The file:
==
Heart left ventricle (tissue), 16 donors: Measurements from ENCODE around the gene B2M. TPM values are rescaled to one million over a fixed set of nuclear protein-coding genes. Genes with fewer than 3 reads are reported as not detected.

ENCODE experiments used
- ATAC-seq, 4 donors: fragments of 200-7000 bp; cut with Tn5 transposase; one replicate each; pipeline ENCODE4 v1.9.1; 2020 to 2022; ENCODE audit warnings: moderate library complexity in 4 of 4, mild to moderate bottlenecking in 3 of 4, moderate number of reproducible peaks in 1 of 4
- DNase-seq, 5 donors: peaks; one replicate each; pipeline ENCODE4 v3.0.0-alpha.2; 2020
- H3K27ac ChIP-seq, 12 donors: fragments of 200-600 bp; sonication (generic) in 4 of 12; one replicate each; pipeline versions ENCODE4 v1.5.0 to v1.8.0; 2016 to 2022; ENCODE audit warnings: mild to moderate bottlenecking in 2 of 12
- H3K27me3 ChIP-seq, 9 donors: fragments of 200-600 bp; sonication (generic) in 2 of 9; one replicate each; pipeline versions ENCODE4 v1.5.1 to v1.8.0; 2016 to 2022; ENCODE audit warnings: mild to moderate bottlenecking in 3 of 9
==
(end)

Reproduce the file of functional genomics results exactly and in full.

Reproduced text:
Heart left ventricle (tissue), 16 donors: Measurements from ENCODE around the gene B2M. TPM values are rescaled to one million over a fixed set of nuclear protein-coding genes. Genes with fewer than 3 reads are reported as not detected.

ENCODE experiments used
- ATAC-seq, 4 donors: fragments of 200-7000 bp; cut with Tn5 transposase; one replicate each; pipeline ENCODE4 v1.9.1; 2020 to 2022; ENCODE audit warnings: moderate library complexity in 4 of 4, mild to moderate bottlenecking in 3 of 4, moderate number of reproducible peaks in 1 of 4
- DNase-seq, 5 donors: peaks; one replicate each; pipeline ENCODE4 v3.0.0-alpha.2; 2020
- H3K27ac ChIP-seq, 12 donors: fragments of 200-600 bp; sonication (generic) in 4 of 12; one replicate each; pipeline versions ENCODE4 v1.5.0 to v1.8.0; 2016 to 2022; ENCODE audit warnings: mild to moderate bottlenecking in 2 of 12
- H3K27me3 ChIP-seq, 9 donors: fragments of 200-600 bp; sonication (generic) in 2 of 9; one replicate each; pipeline versions ENCODE4 v1.5.1 to v1.8.0; 2016 to 2022; ENCODE audit warnings: mild to moderate bottlenecking in 3 of 9